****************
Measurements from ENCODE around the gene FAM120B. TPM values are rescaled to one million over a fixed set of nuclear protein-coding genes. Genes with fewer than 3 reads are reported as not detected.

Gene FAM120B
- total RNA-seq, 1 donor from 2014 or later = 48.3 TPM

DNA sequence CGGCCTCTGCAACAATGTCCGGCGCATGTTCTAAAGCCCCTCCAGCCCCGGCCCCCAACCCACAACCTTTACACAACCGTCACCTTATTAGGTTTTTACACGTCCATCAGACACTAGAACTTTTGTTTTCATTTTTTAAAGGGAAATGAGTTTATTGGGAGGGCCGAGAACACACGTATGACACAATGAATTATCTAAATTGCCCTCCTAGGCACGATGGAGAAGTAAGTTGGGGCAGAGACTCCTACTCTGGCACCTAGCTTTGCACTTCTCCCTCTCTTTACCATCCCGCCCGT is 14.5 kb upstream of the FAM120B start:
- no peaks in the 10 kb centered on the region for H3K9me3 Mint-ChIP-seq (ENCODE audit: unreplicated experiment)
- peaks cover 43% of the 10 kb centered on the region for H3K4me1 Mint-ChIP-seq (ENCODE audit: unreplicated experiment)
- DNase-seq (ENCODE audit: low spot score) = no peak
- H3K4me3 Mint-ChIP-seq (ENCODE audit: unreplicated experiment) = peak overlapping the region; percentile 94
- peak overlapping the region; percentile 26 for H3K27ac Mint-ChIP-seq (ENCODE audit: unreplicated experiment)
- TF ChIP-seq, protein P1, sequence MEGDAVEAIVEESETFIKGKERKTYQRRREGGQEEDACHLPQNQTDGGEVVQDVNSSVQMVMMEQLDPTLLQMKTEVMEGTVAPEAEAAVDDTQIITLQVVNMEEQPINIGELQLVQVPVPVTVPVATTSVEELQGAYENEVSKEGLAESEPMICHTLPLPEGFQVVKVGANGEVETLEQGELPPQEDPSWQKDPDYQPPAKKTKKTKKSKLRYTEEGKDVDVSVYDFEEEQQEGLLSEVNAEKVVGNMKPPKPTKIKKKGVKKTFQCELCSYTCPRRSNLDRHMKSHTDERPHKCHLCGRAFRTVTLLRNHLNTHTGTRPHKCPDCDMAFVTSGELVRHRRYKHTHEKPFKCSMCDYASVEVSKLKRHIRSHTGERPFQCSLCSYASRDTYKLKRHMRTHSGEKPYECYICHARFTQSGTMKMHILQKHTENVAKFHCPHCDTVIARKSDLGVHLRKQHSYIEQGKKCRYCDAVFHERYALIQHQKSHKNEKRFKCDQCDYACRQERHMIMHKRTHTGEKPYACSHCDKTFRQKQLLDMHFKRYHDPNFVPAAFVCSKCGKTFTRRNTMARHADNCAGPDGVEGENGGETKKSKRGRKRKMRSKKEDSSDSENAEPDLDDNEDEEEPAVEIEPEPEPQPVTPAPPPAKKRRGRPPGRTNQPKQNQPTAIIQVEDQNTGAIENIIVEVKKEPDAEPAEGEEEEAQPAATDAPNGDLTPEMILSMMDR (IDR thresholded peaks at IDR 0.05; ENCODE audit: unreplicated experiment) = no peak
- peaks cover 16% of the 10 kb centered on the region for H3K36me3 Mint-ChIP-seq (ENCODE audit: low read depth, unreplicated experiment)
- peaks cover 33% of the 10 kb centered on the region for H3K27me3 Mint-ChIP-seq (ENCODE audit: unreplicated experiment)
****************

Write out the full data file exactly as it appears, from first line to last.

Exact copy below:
Measurements from ENCODE around the gene FAM120B. TPM values are rescaled to one million over a fixed set of nuclear protein-coding genes. Genes with fewer than 3 reads are reported as not detected.

Gene FAM120B
- total RNA-seq, 1 donor from 2014 or later = 48.3 TPM

DNA sequence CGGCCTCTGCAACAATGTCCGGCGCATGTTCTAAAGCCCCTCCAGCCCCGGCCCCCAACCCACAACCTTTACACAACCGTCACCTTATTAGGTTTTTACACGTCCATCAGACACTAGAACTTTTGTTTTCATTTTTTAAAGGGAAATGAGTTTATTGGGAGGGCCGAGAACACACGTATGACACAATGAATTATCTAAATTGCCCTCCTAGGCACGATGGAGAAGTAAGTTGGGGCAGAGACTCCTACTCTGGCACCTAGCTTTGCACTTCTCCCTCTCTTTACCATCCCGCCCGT is 14.5 kb upstream of the FAM120B start:
- no peaks in the 10 kb centered on the region for H3K9me3 Mint-ChIP-seq (ENCODE audit: unreplicated experiment)
- peaks cover 43% of the 10 kb centered on the region for H3K4me1 Mint-ChIP-seq (ENCODE audit: unreplicated experiment)
- DNase-seq (ENCODE audit: low spot score) = no peak
- H3K4me3 Mint-ChIP-seq (ENCODE audit: unreplicated experiment) = peak overlapping the region; percentile 94
- peak overlapping the region; percentile 26 for H3K27ac Mint-ChIP-seq (ENCODE audit: unreplicated experiment)
- TF ChIP-seq, protein P1, sequence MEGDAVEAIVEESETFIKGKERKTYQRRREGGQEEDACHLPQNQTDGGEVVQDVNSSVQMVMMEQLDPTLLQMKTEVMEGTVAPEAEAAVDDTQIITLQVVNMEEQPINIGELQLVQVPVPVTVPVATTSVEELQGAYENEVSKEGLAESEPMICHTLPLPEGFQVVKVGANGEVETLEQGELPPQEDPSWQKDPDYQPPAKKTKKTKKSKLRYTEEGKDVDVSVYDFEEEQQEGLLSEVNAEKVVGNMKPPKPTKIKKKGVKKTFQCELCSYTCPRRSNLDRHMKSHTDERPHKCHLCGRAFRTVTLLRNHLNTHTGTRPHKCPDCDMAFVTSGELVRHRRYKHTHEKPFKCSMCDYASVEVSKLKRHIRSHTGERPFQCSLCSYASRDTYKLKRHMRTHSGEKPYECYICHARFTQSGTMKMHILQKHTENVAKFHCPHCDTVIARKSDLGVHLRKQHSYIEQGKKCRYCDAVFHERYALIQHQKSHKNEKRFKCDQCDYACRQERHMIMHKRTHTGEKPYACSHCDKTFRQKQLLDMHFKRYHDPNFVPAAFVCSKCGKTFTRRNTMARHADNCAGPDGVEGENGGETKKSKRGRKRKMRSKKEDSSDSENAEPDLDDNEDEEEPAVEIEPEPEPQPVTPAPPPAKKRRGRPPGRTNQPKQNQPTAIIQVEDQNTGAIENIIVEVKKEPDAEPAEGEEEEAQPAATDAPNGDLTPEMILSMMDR (IDR thresholded peaks at IDR 0.05; ENCODE audit: unreplicated experiment) = no peak
- peaks cover 16% of the 10 kb centered on the region for H3K36me3 Mint-ChIP-seq (ENCODE audit: low read depth, unreplicated experiment)
- peaks cover 33% of the 10 kb centered on the region for H3K27me3 Mint-ChIP-seq (ENCODE audit: unreplicated experiment)